PARIS (Reuters) - French President Nicolas Sarkozy sent a list of jailed dissidents to China on Thursday in a bid to draw attention to their plight, a day before he attends the Beijing Olympics despite criticism from rights activists.
Sarkozy, whose country holds the rotating European Union presidency, is due to represent the 27-nation bloc at the opening ceremony of the Games on Friday.
His attendance has angered rights groups and opposition politicians who accuse him of ignoring China’s rights record in favor of business and political interests.
“The president has, in the name of the European Union, just had a list of cases of individual prisoners and human rights defenders handed over to the Chinese authorities,” Foreign Ministry spokesman Romain Nadal told reporters.
But Sarkozy remained under fire for not pressing China harder on the issue of human rights.
He said earlier this year that he might not attend the Games because of China’s handling of violence in Tibet and said his decision would depend on progress in talks between Beijing and representatives of Tibetan Buddhism’s exiled spiritual leader, the Dalai Lama. He announced last month he would attend.
“He thinks he has a magic wand and that all of a sudden the Chinese will smile condescendingly and say: ‘Yes, Mr President’, and things will move forward. I don’t think so,” Daniel Cohn-Bendit, a Green European lawmaker, told website rue89.fr.
Cohn-Bendit, an influential figure in France, chided Sarkozy in the European Parliament last month for going to the Games and handed him names of imprisoned dissidents whose cases he wanted to have brought up, in addition to those already on an EU list.
“The list handed over to the Chinese authorities includes all the cases Mr Daniel Cohn-Bendit and various human rights organizations wish to see raised,” Nadal said.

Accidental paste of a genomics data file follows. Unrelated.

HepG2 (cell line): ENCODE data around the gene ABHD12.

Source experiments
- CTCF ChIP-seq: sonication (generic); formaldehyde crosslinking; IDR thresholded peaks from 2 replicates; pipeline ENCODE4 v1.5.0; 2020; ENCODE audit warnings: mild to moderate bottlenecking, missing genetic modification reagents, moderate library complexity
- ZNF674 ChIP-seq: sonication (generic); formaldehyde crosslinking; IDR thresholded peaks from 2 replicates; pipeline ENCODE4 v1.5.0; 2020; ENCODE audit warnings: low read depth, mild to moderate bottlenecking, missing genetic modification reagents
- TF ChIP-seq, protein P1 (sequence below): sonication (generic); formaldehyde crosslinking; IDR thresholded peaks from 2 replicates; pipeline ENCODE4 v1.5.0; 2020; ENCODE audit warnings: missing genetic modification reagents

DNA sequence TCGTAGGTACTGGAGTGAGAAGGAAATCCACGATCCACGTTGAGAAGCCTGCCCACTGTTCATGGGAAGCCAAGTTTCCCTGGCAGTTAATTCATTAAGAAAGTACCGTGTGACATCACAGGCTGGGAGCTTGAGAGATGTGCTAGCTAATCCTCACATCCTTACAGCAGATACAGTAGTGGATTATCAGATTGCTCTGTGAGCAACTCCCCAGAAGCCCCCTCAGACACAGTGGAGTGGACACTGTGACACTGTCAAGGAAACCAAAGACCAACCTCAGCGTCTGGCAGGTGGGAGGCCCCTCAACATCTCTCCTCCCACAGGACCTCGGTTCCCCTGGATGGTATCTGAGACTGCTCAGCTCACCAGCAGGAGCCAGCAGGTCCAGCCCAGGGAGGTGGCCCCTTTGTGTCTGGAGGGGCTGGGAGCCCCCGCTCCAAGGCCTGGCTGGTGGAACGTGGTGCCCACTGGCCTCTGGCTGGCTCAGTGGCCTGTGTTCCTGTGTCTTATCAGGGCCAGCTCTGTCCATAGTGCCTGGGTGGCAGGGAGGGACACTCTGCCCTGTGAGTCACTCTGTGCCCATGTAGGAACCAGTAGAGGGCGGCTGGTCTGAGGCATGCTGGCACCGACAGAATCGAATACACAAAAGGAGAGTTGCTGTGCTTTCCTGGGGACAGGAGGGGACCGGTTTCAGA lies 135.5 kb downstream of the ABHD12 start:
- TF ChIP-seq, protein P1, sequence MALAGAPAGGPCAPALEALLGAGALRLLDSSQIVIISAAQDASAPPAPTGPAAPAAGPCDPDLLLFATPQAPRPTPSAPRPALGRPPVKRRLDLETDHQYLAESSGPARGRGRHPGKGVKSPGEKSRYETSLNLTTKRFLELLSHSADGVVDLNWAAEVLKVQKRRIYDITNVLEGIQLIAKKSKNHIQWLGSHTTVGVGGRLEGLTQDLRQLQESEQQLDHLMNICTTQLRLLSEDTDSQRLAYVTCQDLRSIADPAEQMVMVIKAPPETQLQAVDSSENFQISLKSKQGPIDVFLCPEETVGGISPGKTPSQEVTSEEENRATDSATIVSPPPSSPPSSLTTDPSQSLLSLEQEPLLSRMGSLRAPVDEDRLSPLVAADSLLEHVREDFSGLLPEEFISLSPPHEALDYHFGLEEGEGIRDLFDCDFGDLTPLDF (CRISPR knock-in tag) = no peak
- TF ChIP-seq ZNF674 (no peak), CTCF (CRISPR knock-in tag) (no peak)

U.S. President George W. Bush, also facing criticism of his attendance of the Games, made a speech on Thursday voicing “firm opposition” to China’s detention of dissidents, human rights advocates and religious activists.
Sarkozy will not meet the Dalai Lama when he visits France this month, the French president’s office said on Wednesday.
Sarkozy aides had previously said a meeting was likely.
Any meeting between Sarkozy and the Dalai Lama would have angered Beijing which says Tibet is a purely domestic issue.
Instead, Sarkozy’s wife, Carla Bruni-Sarkozy, will meet the spiritual leader at the opening of a Bhuddist temple.
The shift has prompted further criticism of Sarkozy who pledged to make human rights a pillar of his foreign policy.
“Today Mr Sarkozy is losing on all fronts — whether human rights and France’s international image or its relations with the Chinese authorities who now know how seriously to take French demands,” newspaper Le Monde said in an editorial.
Sarkozy’s UMP party said a meeting between Sarkozy and the Dalai Lama could take place later this year. The Dalai Lama’s representative in France said he had not wanted to meet the president during his August 13-23 trip to France.
“We are working with the president’s aides to jointly plan a meeting this year but on another date,” the envoy Wangpo Bashi told France Info radio.
Editing by William Schomberg